Wednesday, July 19, 2017

REVIEW! SPIRIT OF 76; LONDON PUNK EYEWITNESS by John Ingham (Anthology Editions, 2017)

John ne. or is it neeeeeeee????? Jonh Ingham is just one of those lucky few guys who happened to be stuck in the right rock 'n roll place at the right rock 'n roll time, a feat that could only be equaled by a few other lucky bums who got to see the creation and flowering of it all before the rest of us got to experience the dread downfall, and usually via what we read in magazines at that.

Born in Australia, Ingham's folks had the good sense to leave that hellhole in the early-sixties ending up in the Vancouver B.C. area which was basking in the radiation of the infamous Northwest Sound as typified by such south of the 54/40 line groups as the Kingsmen and Paul Revere and the Raiders. The mid-sixties saw Ingham trekking down to San Francisco where the lucky fanabla witnessed first hand the local scene before that did a perfect swan dive into the realm of hippie hackdom. In the meanwhile Our Hero managed to hook up with the likes of Greg Shaw and did a super-fine entry into fandom of a rock and otherwise nature where his comics and articles appeared in the likes of not only WHO PUT THE BOMP but NEW HAVEN ROCK PRESS (a much better read than historical snobs would lead you to believe). And hey, if your early-seventies issues of CREEM don't have a Jonh Ingham article in them then hey, they don't have a Jonh Ingham article which is tough luck but worse things have happened.

Ingham eventually ended up in London England where his smart writings for the likes of NME, MELODY MAKER and SOUNDS appeared throughout the mid-seventies and beyond, and  most definitely these pearls of somethingorother oughta be packaged up just like they did with Bangs' and Meltzer's musings and force-fed to millions of college paper rock creeps to show 'em what rock screeding is really about. But while he was anchored in London Town the man also happened to find himself immersed smack dab inna middle of the burgeoning as they always say punk rock scene, and of course he made his mark there championing the new upstarts making their misery known around the area and managing Generation X in the meanwhile. And in this book some of Ingham's own personal collection of primo punk snaps have made their appearance, some for the first time, to give us a first-hand view as to what the punk scene was like o'er there long before punk became pUnk before it became punque and not quite the same thing it set out to be once the movement unraveled right in front of alla the idiots and dolts in their cloistered communities. Y'know, revealed to people like me!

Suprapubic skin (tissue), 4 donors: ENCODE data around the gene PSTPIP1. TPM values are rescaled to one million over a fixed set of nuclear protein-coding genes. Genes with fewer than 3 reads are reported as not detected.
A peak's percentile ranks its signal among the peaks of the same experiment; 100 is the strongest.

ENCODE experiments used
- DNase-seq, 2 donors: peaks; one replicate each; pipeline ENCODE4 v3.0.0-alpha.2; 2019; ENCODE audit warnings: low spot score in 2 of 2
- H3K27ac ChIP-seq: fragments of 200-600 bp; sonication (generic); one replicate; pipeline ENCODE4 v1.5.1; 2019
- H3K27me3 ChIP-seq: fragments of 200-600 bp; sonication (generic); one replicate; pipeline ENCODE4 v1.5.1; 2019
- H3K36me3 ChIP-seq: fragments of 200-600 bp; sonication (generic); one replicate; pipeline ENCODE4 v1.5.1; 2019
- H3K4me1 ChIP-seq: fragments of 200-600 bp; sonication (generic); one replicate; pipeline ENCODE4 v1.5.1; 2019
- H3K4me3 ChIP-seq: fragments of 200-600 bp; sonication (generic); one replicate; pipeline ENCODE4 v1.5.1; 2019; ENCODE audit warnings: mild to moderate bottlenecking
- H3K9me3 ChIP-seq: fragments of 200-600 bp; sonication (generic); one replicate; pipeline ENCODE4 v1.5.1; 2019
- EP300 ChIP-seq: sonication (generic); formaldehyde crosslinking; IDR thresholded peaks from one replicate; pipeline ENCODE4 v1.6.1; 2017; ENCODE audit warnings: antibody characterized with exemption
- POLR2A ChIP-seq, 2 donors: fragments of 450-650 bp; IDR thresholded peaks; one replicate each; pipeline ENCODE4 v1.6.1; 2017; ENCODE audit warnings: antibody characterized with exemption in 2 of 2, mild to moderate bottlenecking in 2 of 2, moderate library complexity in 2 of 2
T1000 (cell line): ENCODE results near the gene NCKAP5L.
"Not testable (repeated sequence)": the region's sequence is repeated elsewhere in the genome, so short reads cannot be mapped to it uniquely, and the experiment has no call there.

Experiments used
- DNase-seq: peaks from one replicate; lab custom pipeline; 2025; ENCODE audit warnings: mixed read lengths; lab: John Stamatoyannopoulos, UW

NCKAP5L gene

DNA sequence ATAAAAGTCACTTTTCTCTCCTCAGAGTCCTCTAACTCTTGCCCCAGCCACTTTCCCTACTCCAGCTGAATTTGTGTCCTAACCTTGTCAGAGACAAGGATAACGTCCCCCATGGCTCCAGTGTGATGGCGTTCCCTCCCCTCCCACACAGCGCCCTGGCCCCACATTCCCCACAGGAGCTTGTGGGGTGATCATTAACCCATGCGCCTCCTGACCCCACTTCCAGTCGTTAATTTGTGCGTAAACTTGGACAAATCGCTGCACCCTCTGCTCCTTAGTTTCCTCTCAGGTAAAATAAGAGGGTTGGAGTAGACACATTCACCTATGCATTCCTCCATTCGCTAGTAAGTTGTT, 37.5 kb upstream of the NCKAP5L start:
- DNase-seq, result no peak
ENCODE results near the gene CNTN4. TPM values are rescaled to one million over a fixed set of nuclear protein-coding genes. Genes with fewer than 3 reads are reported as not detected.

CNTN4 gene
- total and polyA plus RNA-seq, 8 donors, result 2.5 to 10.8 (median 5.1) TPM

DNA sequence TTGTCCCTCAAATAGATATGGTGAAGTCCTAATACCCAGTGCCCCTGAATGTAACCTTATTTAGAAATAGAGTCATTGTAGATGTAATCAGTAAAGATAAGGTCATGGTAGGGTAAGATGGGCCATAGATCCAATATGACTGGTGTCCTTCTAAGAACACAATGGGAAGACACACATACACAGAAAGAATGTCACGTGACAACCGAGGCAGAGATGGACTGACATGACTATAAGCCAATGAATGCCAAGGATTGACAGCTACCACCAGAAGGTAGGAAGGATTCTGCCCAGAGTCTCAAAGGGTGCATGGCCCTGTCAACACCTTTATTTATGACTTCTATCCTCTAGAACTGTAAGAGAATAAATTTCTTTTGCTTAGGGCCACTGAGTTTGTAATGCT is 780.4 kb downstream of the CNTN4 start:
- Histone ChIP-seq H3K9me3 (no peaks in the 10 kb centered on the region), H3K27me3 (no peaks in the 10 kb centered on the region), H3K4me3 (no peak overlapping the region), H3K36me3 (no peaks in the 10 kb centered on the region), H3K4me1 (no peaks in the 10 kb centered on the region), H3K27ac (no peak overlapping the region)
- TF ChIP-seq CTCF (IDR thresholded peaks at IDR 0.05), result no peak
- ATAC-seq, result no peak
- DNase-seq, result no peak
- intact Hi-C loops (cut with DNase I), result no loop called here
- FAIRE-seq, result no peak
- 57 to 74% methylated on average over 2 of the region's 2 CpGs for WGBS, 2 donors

Sure I woulda preferred a nice autobiographical spew regarding the entirety of Ingham's career if not that aforementioned sampling of his critical best, but this package is certainly worthy of your time/effort what with the rare snaps of the S-x Pistols, Clash and (get this!) even Subway Sect (a personal atonal fave at least when I'm in the mood) at the dawn of their careers.You even manage to get a few photos of the likes of a pre-goth Siouxsie and Steve Severin (not to mention the Billy Pout-era Chelsea) along with the usual partygoing suspects and it's sure nice seeing what things were like before (again) the lumpen proles in cooperation with the upper crusts that be turned it all into some marketable fashion for people who didn't have the time to make their own future so they bought it at a department store.

The mood revealed in these photographs seems to show a more easy-going, un-corrupted scene made up of kids who might just have been more "aw golly" 'n altruistic than anyone would lead you to believe. I get the impression that the band members and audience were just out there to have a good time where none of the more "serious" aspects of punk as that great world saving social cause can be discerned. Of course the whole punk as a social concern blabdom was there even at that early stage in the game, but it is quite obvious that fun via raw power was the rule, not the humorless attitude of the Existensil Press people who thought that the music was certainly not entertainment but a total driving revolutionary force that only a base mindless consumer could derive pleasure out of.

In all a good snapshot of an era that vanished way too soon and probably before many people even knew it existed in the first place. Which is too bad for us, but great for Ingham, a guy who I hope continues writing until he just possibly can't because we need him more than we need Joel Selvin or Robert Hillburn (are they even still around?) that's for sure!

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